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Summarizing

Summaries of others’ analyses and arguments are important because they demonstrate to readers that a writer has done her homework and has fairly and generously considered another’s position. If we summarize in a partial or tendentious way, we run the risk of being thought of as a poor reader or as misrepresenting another’s argument. Even as we attempt to be most fair in designing a summary, each of us will summarize the same material somewhat differently. This is because summary, like paraphrase, not only condenses material to its essence, but does so using fresh language. A summary unfolds, as it were “in other words.” It translates what was said into words that echo the summarizer’s understanding. To summarize fairly and generously, you can identify these features:

materials Where does the writer go for examples and evidence? What texts are cited and discussed? What experiences or events are described? What experiments were undertaken and what components did they involve?
method How does the writer relate examples to ideas? How does he or she connect one idea to the next, build a sense of continuity and flow? What theories or hypotheses informed the analysis? What professional or disciplinary perspectives and practices wee brought to bear on the analysis?
yield What does the writer conclude? How is this conclusion related to earlier findings? Where does the writer finally stand on the issue under consideration? What are the implications of this writer’s findings?

An Example

Here, a writer summarizes an historian’s intellectual agenda, cluing readers into the scholar’s materials (“Drawing upon U.S. historical archives”) her method (“discerns through close reading”) and yield (her finding that the public expression of homesickness has changed over the centuries). The work being summarized is a scholarly article: Susan Matt, “You Can’t Go Home Again: Homesickness and Nostalgia in U.S. History,” The Journal of American History 92.2 (2007): 469-497.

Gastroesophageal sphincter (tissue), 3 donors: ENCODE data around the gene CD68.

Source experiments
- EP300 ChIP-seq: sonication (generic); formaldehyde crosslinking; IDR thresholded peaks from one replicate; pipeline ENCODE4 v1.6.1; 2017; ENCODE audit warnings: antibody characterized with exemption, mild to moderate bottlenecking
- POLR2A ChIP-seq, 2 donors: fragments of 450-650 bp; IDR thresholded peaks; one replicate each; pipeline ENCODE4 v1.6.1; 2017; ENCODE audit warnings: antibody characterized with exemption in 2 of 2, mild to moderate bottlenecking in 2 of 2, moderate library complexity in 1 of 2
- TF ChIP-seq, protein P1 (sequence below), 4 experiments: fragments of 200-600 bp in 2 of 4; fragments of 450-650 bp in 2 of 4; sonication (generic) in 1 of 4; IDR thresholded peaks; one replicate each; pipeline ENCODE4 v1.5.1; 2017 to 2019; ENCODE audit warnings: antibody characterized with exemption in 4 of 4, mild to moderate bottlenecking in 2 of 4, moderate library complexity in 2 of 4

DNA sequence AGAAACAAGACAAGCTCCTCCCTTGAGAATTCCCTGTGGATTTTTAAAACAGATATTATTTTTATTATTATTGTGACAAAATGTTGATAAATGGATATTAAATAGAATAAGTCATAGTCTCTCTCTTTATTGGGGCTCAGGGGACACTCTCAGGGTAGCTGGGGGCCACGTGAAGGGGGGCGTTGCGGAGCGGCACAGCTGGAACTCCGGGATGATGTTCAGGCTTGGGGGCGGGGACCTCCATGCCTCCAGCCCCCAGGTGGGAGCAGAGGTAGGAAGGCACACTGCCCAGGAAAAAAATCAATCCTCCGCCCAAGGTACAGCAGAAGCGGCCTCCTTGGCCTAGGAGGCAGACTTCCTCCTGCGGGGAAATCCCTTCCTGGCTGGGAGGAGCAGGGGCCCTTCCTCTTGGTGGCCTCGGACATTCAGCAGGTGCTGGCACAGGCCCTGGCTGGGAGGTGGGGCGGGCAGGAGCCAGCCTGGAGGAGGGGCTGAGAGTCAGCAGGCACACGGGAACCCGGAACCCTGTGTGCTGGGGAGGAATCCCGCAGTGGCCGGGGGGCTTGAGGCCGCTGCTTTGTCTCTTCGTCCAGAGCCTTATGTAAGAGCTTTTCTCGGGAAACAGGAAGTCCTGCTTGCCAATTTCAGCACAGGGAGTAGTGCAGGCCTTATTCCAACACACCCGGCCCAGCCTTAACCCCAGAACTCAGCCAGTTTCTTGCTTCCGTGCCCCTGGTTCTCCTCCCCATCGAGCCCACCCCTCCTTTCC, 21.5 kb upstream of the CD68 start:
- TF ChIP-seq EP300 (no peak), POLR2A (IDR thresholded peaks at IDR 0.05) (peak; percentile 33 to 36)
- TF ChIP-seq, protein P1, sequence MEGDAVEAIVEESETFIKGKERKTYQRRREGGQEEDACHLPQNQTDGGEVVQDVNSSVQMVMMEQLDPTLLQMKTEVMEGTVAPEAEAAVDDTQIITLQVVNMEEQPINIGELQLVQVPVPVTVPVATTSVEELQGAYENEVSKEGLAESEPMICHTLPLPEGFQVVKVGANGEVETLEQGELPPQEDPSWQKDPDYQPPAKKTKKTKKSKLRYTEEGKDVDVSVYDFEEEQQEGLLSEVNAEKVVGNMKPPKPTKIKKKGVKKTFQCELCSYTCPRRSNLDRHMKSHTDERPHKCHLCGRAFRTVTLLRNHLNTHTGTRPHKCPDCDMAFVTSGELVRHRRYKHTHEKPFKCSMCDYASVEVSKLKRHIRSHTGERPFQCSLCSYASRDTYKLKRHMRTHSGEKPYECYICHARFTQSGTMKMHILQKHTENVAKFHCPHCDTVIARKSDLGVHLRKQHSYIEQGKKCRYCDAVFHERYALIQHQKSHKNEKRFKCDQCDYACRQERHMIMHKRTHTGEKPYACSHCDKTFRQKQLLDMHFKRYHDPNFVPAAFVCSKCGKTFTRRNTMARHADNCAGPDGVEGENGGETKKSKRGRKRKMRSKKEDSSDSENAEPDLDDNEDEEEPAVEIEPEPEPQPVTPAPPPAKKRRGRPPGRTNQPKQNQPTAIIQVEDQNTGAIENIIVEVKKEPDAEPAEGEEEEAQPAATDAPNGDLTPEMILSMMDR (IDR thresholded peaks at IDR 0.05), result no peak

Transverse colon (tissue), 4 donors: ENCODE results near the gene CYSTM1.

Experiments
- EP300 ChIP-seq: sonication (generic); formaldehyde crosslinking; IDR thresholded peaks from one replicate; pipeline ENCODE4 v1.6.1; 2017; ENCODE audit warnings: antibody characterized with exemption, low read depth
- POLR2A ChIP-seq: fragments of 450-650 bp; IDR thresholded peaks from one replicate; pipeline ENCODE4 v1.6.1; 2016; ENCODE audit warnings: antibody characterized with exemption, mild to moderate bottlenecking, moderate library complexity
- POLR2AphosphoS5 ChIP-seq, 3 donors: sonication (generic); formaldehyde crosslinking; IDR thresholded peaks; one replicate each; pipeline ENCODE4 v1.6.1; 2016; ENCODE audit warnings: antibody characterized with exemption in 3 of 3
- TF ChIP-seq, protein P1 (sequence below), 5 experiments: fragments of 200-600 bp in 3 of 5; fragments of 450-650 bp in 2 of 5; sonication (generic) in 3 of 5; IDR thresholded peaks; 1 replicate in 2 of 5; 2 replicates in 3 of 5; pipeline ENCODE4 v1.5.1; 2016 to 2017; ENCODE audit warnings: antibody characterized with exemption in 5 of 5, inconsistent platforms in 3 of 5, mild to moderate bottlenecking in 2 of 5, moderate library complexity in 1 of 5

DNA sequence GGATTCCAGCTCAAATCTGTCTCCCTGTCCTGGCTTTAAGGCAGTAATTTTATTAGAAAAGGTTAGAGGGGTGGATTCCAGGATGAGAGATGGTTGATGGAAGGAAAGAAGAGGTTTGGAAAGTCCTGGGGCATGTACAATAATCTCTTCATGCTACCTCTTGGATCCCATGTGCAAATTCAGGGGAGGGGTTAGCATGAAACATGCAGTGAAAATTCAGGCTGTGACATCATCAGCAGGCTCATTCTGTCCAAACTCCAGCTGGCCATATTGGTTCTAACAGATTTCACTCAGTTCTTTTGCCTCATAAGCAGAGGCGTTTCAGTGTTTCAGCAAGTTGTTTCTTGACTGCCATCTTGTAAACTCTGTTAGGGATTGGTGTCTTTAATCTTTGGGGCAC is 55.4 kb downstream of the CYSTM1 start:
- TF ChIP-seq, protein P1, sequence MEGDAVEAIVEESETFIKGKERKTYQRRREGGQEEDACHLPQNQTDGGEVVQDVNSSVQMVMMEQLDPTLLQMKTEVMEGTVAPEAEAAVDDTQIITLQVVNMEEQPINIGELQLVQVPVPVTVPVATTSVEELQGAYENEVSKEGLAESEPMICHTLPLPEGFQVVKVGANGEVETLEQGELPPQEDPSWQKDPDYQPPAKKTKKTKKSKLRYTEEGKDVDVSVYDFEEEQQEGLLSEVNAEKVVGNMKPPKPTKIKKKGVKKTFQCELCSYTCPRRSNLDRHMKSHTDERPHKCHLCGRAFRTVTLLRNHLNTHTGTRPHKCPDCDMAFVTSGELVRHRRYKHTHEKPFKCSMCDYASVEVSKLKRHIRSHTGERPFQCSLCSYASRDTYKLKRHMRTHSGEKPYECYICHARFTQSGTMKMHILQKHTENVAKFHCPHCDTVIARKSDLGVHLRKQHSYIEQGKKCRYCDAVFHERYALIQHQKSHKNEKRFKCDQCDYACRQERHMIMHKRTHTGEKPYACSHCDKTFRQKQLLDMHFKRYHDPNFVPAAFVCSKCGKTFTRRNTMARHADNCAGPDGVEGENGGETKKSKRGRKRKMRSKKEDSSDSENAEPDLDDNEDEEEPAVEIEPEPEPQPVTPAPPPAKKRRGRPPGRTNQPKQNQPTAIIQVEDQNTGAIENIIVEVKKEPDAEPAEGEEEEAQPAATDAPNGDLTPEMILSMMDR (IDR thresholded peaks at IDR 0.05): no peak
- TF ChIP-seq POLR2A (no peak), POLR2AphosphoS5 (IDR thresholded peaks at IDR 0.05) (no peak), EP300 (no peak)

Drawing upon U.S. historical archives (of medical records, letters, and journalistic writings) from the eighteenth, nineteenth, and twentieth centuries, Susan Matt discerns through close reading the ways in which the public expression of homesickness has gradually evolved from being fully accepted as a positive social value in the eighteenth and nineteenth centuries to our contemporary moment’s dismissal of homesickness as a pathology which runs counter to the culture’s preference for individual freedom and upward mobility. Matt questions the way in which nostalgia has been understood as mostly a private feeling, reminding of the social dynamics in which individual feelings can (and cannot) be publicly expressed.

 

Typical Elements in a Summary

Noting Keywords, Passages, Data

  • What aspects of this text stand out for me as a reader?
  • Which terms, phrases, passages, or data strike me as interesting, troubling, ambiguous, or suggestive?
  • Which terms, phrases, passages, or data represent “flashpoints” in the text, moments given a special intensity or importance

Comparing this Writer’s Work to Other (or Previous) Work on the Subject 

  • Previous work on the subject has typically explored X, but this writer takes up a different challenge: _______.
  • X distinguishes her project from earlier investigations, which generally tend to_______.
  • X’s work fits squarely within Y tradition of inquiry because _______.
  • X calls into question previous work on the subject, finding it _______.
  • X differentiates her work on the subject from others’ analyses in this way: _______.

What Materials and Methods Does this Writer Use?

  • X unearths important evidence in the form of _______.
  • X’s analysis of the evidence is guided by _______ tradition of inquiry/theory/methodology.
  • X’s method can best be described as _______ because she deploys certain terms/makes certain distinctions/carries out certain experiments.

How Might the Project Best Be Characterized?

  • If there is a single term that is indispensable to X’s investigation, it is _______.
  • A cluster of related terms emerge again and again: _______ and _______ and _______.
  • _______ is a constituent question posed throughout.
  • At one point, X characterizes her overall project as _______.

Recognizing a Project’s Boundary and Shape

  • Rather than focus on _______ or _______, X is more interested in highlighting _______.
  • Readers shouldn’t expect _______; instead, X treats _______in depth, focusing on _______.
  • By focusing on _______rather than _______, X is able to carefully focus on _______.

 

 

 

 

 

 

 

 

 

 

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